Editorial: Instead of blaming SC …

Published 3:27 pm Sunday, January 31, 2016

Kannapolis Mayor Darrell Hinnant opened the floor for questions last Wednesday after he spoke at a Salisbury City Council luncheon. As business leaders and others drilled down on economic development, it appeared another civil war might break out between North and South —  the Carolinas, that is.

South Carolina wasn’t present to defend itself, but a former South Carolinian did a good job of turning the focus back on North Carolina.

Hinnant rightfully pointed out that several big economic development projects — Volvo and Boeing plants among them — have landed in South Carolina thanks at least in part to Gov. Nikki Haley’s ability to award hefty incentives. “South Carolina has a big checkbook,” he said.

When Gordon Food Services looked at a possible Kannapolis site for a $58 million distribution center a couple of years ago, the city had already lost four big prospects to South Carolina, Hinnant said. Kannapolis leaders vowed not to lose this time. They put together a package of $3.8 million in local incentives (over 20 years) and state funds for road access. Earlier this month Gordon Foods held its grand opening in Afton Ridge Business Park; it plans to employ 270 people within five years.

To have more successes like that, Hinnant suggested, the state is going to have to step up to the negotiating table with more and bigger incentives. North Carolina is not in the game, he said. The “group in Raleigh,” as he called lawmakers, believes the secret of the sauce is to cut and minimize. “Unless you speak up, nothing’s going to change,” Hinnant said.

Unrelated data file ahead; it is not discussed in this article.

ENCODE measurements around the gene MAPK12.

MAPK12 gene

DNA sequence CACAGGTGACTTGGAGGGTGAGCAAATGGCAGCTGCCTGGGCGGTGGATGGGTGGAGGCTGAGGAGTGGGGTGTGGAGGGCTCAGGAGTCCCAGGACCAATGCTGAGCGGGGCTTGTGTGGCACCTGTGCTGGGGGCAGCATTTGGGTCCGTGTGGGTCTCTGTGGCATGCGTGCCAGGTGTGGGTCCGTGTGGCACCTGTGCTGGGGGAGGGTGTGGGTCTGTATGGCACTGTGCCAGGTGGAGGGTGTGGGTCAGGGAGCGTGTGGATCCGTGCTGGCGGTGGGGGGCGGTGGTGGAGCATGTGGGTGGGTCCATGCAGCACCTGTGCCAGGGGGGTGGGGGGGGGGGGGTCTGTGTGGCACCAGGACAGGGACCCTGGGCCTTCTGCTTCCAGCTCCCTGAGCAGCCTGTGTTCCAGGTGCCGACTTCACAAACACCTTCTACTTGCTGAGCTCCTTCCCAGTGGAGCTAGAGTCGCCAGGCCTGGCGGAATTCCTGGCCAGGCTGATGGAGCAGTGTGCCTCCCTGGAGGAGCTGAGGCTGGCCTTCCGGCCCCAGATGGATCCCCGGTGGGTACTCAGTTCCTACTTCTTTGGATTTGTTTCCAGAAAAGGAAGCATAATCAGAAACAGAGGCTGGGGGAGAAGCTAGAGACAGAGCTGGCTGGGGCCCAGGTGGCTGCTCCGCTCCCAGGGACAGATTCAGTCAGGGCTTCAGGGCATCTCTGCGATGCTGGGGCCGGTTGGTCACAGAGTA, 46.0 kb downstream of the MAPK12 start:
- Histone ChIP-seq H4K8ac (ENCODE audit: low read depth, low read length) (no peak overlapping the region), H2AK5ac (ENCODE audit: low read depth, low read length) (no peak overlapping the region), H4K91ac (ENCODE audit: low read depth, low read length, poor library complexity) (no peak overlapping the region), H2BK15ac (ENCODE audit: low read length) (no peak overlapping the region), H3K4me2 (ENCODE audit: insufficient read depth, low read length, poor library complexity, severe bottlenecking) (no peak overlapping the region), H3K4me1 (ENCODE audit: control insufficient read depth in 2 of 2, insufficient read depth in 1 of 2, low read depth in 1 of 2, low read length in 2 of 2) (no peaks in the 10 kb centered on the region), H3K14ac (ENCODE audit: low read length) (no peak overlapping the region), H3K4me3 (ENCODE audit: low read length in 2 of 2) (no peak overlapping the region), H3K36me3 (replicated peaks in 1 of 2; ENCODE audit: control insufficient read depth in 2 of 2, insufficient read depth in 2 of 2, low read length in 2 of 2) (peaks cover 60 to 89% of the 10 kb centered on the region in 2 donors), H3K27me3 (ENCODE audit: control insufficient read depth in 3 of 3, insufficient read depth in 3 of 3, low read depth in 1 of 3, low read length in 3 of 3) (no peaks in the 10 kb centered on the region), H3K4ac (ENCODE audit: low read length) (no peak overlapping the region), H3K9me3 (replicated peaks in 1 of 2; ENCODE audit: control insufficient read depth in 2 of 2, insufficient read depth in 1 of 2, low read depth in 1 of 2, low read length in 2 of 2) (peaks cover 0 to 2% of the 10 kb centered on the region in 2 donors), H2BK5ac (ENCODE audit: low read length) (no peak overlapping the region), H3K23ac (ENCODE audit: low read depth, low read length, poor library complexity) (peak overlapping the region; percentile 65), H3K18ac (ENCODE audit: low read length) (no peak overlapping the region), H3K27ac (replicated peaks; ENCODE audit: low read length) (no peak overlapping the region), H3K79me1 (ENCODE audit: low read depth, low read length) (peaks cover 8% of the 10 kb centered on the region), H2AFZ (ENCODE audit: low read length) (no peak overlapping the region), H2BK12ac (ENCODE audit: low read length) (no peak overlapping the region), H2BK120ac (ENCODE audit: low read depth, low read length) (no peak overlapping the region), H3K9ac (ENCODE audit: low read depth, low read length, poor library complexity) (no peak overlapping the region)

Several people chimed in on that issue, which segued into a discussion about schools and community colleges.

Dr. Colleen Keith, the new president of Pfeiffer College, spoke up. Keith came to Pfeiffer last summer from Spartanburg Methodist College in South Carolina and knows a good bit about the state. The reasons why South Carolina recruits so well go beyond incentives, she said. The collaboration among agencies and across boundaries makes all the difference, she said. Each community knows that if its neighbor wins a new prospect, their community will enjoy the spillover effect of that growth, so they work together.

Collaboration is key. And Keith hit home one more point:

The way you beat South Carolina is workforce, she said. The winner will be the state that nurtures high-quality schools, pays teachers well and instills an ethic of earning post-secondary credentials in its citizens, she said. If you’re striving to be a knowledge economy, people have to get training or education beyond high school. “It starts at birth,” she said. “Workforce is going to be the No. 1 issue.”

It’s OK to envy Nikki Haley’s checkbook; increasing North Carolina’s incentives might be the easier course of action. To be really effective at drawing the best companies, though, North Carolina needs laser-like focus on improving education and training. In this legislative climate, that is by far the tougher task.